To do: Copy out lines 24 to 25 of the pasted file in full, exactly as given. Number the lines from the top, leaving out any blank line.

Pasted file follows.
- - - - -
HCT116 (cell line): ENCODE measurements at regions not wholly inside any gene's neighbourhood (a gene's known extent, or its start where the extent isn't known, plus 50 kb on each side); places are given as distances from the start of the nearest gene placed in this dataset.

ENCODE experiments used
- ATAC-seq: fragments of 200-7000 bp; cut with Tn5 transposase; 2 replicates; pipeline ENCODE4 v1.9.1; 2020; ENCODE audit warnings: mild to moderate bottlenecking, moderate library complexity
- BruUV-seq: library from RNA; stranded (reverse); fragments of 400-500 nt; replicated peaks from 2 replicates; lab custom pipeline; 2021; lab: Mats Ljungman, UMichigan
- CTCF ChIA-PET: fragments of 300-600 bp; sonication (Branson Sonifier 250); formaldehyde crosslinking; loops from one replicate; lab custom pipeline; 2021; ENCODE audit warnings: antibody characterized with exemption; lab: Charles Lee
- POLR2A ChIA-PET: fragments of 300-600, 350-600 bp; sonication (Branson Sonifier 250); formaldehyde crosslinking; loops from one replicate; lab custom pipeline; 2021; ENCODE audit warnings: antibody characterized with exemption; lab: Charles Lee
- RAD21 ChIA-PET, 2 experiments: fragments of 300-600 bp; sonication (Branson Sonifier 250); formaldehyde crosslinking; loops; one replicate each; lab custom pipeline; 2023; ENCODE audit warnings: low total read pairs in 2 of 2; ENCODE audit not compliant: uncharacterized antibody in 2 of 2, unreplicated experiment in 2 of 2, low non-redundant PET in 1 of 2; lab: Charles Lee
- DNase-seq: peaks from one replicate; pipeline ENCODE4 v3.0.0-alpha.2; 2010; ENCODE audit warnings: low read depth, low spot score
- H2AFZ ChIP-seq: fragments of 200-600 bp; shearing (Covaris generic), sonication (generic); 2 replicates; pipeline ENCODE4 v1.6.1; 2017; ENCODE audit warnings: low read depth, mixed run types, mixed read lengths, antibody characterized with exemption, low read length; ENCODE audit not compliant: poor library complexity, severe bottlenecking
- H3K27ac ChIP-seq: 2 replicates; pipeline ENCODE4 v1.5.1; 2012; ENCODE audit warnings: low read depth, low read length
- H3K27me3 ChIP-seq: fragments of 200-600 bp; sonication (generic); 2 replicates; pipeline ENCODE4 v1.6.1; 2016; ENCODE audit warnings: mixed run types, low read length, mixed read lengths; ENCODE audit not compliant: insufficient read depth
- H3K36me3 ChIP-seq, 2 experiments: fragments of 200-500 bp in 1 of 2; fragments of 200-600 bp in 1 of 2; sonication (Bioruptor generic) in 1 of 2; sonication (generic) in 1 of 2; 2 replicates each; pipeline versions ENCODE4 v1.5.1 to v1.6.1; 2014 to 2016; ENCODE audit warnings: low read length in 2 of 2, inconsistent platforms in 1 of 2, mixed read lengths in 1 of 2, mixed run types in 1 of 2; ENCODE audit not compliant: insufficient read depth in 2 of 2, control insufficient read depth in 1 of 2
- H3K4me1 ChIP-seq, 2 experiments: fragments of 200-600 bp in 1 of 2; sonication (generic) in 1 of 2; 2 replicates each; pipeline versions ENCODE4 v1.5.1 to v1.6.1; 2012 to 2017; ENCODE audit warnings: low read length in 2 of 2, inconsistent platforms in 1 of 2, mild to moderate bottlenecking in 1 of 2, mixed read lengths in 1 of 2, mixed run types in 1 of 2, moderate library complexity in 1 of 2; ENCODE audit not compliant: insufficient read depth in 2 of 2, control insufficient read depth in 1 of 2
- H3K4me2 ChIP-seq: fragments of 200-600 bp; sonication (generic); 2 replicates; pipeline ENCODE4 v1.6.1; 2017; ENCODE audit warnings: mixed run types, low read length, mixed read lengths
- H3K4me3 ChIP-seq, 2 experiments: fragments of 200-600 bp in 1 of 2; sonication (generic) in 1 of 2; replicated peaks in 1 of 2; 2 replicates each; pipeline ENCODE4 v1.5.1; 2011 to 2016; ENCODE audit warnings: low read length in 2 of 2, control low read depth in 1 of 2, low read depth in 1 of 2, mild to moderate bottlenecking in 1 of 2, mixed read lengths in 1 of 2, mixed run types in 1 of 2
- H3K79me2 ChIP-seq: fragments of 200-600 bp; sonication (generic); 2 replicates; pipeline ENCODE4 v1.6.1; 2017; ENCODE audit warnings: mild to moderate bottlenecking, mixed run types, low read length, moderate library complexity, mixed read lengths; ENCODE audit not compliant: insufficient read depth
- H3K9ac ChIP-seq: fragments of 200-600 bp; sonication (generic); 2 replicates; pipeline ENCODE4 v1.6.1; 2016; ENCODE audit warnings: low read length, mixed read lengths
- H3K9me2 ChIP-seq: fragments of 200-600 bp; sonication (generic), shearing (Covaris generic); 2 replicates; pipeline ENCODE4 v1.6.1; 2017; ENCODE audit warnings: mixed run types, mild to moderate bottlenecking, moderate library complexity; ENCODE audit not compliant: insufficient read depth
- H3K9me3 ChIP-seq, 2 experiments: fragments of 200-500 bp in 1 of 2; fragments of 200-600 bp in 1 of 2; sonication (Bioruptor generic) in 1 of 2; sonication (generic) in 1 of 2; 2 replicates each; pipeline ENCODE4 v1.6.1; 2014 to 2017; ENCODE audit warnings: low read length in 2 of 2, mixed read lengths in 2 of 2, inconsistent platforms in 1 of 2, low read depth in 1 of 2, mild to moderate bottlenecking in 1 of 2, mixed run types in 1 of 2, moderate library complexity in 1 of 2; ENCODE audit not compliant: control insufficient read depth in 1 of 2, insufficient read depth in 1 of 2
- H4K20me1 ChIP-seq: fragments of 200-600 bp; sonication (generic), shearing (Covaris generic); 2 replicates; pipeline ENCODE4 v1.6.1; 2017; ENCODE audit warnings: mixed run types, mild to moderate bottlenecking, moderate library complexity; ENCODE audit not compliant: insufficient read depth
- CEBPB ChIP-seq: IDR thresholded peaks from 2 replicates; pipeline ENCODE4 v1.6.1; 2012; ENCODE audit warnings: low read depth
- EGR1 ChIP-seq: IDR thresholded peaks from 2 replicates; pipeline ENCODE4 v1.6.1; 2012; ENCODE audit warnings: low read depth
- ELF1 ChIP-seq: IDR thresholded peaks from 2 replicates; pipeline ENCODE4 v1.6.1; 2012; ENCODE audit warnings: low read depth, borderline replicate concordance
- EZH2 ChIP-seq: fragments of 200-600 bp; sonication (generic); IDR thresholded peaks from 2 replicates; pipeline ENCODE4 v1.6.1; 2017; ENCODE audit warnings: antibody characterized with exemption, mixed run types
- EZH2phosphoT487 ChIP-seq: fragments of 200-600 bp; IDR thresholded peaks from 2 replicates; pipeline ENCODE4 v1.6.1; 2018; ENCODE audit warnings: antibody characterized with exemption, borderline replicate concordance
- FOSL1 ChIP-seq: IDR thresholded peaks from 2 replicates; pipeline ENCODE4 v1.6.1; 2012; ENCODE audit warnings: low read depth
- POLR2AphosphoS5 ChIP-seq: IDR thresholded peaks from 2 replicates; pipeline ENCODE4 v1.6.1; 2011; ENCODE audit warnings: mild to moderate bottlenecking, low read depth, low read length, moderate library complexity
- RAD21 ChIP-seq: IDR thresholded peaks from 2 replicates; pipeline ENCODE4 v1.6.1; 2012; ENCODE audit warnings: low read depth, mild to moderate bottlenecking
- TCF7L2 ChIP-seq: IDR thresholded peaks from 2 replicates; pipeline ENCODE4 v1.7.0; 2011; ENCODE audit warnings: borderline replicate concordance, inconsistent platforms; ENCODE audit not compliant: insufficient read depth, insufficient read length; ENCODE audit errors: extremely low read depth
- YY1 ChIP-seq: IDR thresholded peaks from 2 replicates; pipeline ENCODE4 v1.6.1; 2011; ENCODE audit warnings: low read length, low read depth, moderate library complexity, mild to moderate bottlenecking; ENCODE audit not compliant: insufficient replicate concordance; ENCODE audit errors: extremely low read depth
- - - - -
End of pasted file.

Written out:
- EZH2 ChIP-seq: fragments of 200-600 bp; sonication (generic); IDR thresholded peaks from 2 replicates; pipeline ENCODE4 v1.6.1; 2017; ENCODE audit warnings: antibody characterized with exemption, mixed run types
- EZH2phosphoT487 ChIP-seq: fragments of 200-600 bp; IDR thresholded peaks from 2 replicates; pipeline ENCODE4 v1.6.1; 2018; ENCODE audit warnings: antibody characterized with exemption, borderline replicate concordance